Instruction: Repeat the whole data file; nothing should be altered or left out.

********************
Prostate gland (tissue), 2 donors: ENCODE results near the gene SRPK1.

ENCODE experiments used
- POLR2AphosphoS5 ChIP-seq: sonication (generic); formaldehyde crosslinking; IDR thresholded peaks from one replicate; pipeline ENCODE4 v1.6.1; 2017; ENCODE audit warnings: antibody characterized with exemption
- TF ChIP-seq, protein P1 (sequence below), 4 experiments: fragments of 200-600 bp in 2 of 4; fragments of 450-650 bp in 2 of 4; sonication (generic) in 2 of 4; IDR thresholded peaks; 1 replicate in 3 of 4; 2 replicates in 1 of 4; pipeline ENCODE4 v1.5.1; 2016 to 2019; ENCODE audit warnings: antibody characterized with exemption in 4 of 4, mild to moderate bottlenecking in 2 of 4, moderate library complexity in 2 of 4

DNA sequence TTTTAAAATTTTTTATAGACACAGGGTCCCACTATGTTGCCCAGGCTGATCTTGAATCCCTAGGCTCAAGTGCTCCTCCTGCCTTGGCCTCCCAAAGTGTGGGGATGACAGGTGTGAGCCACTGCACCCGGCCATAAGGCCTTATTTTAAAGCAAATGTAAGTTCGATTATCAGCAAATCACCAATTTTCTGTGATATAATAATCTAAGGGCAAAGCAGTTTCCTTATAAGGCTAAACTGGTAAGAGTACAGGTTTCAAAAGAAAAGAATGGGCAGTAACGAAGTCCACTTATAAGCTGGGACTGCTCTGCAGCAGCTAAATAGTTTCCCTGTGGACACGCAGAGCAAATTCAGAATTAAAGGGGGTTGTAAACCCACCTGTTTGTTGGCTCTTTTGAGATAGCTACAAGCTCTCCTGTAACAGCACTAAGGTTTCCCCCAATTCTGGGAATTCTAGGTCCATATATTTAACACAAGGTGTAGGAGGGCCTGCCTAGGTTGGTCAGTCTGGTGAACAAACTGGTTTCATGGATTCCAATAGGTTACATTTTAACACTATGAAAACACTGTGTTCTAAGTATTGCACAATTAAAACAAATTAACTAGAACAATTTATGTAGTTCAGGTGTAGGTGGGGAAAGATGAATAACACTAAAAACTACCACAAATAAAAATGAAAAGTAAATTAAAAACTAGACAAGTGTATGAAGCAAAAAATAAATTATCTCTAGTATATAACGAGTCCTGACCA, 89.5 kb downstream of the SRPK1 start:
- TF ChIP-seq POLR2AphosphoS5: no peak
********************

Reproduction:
Prostate gland (tissue), 2 donors: ENCODE results near the gene SRPK1.

ENCODE experiments used
- POLR2AphosphoS5 ChIP-seq: sonication (generic); formaldehyde crosslinking; IDR thresholded peaks from one replicate; pipeline ENCODE4 v1.6.1; 2017; ENCODE audit warnings: antibody characterized with exemption
- TF ChIP-seq, protein P1 (sequence below), 4 experiments: fragments of 200-600 bp in 2 of 4; fragments of 450-650 bp in 2 of 4; sonication (generic) in 2 of 4; IDR thresholded peaks; 1 replicate in 3 of 4; 2 replicates in 1 of 4; pipeline ENCODE4 v1.5.1; 2016 to 2019; ENCODE audit warnings: antibody characterized with exemption in 4 of 4, mild to moderate bottlenecking in 2 of 4, moderate library complexity in 2 of 4

DNA sequence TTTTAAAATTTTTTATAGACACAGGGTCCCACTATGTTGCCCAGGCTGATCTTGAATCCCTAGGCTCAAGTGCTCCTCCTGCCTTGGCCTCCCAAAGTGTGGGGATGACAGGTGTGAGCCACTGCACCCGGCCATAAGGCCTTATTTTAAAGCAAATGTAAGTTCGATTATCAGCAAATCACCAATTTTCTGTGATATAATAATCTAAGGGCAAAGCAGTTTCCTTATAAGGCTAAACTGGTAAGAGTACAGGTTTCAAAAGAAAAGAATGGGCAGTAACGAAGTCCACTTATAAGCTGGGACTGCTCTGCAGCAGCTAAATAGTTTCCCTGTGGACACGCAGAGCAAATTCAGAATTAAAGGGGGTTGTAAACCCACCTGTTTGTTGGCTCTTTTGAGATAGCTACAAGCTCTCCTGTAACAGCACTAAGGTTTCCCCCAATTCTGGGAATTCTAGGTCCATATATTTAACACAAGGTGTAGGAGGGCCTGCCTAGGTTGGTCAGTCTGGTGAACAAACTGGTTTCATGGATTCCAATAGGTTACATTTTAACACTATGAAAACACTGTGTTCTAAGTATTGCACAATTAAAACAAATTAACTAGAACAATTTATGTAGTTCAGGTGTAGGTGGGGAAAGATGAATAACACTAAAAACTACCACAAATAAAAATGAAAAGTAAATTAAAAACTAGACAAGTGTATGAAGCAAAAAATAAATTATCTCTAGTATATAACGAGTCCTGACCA, 89.5 kb downstream of the SRPK1 start:
- TF ChIP-seq POLR2AphosphoS5: no peak